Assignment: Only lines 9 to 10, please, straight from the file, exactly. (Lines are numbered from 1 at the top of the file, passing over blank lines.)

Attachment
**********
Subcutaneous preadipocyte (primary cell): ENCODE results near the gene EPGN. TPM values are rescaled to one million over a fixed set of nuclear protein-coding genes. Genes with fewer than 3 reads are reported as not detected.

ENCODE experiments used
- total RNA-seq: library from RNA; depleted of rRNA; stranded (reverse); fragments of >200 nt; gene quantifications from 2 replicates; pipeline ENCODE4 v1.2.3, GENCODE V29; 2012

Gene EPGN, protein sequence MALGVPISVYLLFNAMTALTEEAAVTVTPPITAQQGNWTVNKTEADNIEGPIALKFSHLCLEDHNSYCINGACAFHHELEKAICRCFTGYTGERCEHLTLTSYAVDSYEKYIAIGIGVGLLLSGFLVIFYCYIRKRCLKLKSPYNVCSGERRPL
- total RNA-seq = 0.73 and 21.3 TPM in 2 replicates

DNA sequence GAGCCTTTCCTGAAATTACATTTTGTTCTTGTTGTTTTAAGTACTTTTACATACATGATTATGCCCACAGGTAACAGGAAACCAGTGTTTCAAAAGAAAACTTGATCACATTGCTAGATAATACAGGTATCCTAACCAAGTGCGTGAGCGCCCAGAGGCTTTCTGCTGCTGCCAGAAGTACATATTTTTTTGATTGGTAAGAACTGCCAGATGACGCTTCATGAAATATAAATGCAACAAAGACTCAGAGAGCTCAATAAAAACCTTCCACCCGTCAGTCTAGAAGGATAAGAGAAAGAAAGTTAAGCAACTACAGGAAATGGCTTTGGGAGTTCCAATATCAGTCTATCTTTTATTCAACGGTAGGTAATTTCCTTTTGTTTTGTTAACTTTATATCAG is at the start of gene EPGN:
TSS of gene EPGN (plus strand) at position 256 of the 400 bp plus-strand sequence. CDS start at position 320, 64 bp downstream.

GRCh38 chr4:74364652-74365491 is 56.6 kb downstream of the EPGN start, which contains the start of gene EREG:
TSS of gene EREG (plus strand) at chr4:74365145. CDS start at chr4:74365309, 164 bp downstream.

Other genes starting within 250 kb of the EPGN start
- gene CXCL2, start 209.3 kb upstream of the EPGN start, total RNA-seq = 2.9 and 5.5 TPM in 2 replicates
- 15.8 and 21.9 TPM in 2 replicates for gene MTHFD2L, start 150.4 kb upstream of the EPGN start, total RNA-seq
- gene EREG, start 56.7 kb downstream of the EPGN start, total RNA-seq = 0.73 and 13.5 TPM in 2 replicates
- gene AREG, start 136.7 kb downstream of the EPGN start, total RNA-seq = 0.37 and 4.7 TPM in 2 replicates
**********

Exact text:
TSS of gene EREG (plus strand) at chr4:74365145. CDS start at chr4:74365309, 164 bp downstream.

Other genes starting within 250 kb of the EPGN start